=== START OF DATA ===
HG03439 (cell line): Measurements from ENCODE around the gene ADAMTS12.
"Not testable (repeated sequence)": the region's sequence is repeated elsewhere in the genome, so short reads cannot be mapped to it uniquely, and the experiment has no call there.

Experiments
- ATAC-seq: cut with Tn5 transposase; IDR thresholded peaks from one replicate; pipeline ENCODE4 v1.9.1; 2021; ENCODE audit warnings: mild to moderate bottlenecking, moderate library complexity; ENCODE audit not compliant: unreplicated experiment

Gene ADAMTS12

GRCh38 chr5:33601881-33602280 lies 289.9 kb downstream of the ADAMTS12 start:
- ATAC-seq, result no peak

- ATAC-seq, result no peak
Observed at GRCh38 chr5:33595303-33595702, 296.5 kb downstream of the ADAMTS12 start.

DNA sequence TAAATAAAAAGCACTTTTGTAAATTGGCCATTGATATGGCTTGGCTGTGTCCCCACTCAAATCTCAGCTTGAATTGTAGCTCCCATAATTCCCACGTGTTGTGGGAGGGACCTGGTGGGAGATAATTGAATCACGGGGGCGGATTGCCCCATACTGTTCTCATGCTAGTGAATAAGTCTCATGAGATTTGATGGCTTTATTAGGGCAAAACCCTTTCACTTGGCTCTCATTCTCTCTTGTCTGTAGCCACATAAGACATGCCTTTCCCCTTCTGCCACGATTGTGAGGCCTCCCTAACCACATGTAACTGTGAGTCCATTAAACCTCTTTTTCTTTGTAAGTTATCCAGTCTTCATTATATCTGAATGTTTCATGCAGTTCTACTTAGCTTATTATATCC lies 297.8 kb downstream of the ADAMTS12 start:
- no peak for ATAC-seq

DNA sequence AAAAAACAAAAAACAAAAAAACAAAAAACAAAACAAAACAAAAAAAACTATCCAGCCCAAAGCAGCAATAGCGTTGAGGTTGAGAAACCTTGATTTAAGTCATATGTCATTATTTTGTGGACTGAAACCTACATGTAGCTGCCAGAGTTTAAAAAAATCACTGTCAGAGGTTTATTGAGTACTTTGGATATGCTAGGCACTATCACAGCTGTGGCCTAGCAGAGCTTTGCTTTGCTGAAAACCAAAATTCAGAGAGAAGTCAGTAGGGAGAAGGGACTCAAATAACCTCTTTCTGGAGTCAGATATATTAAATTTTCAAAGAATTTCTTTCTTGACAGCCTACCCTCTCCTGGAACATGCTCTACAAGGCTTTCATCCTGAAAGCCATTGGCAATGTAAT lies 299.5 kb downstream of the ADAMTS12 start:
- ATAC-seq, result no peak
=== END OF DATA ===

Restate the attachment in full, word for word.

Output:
HG03439 (cell line): Measurements from ENCODE around the gene ADAMTS12.
"Not testable (repeated sequence)": the region's sequence is repeated elsewhere in the genome, so short reads cannot be mapped to it uniquely, and the experiment has no call there.

Experiments
- ATAC-seq: cut with Tn5 transposase; IDR thresholded peaks from one replicate; pipeline ENCODE4 v1.9.1; 2021; ENCODE audit warnings: mild to moderate bottlenecking, moderate library complexity; ENCODE audit not compliant: unreplicated experiment

Gene ADAMTS12

GRCh38 chr5:33601881-33602280 lies 289.9 kb downstream of the ADAMTS12 start:
- ATAC-seq, result no peak

- ATAC-seq, result no peak
Observed at GRCh38 chr5:33595303-33595702, 296.5 kb downstream of the ADAMTS12 start.

DNA sequence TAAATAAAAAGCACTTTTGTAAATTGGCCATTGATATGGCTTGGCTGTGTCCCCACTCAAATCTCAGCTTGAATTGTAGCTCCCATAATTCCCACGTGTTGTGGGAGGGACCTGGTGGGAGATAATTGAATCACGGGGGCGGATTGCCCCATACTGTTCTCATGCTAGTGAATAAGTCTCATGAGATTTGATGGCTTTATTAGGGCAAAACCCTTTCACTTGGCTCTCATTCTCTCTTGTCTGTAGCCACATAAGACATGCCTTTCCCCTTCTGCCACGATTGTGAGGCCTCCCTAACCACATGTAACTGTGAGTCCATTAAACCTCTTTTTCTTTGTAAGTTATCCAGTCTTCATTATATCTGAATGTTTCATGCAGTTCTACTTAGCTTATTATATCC lies 297.8 kb downstream of the ADAMTS12 start:
- no peak for ATAC-seq

DNA sequence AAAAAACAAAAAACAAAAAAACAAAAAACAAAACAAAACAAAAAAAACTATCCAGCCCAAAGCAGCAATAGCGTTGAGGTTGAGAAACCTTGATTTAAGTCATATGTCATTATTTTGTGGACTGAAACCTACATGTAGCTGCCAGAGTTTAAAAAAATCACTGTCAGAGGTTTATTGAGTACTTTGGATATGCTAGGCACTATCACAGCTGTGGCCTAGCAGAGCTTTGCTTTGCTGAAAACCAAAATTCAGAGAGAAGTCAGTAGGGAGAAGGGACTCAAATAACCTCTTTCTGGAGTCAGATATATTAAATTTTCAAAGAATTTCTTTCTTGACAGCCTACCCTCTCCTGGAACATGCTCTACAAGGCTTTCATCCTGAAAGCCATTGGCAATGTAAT lies 299.5 kb downstream of the ADAMTS12 start:
- ATAC-seq, result no peak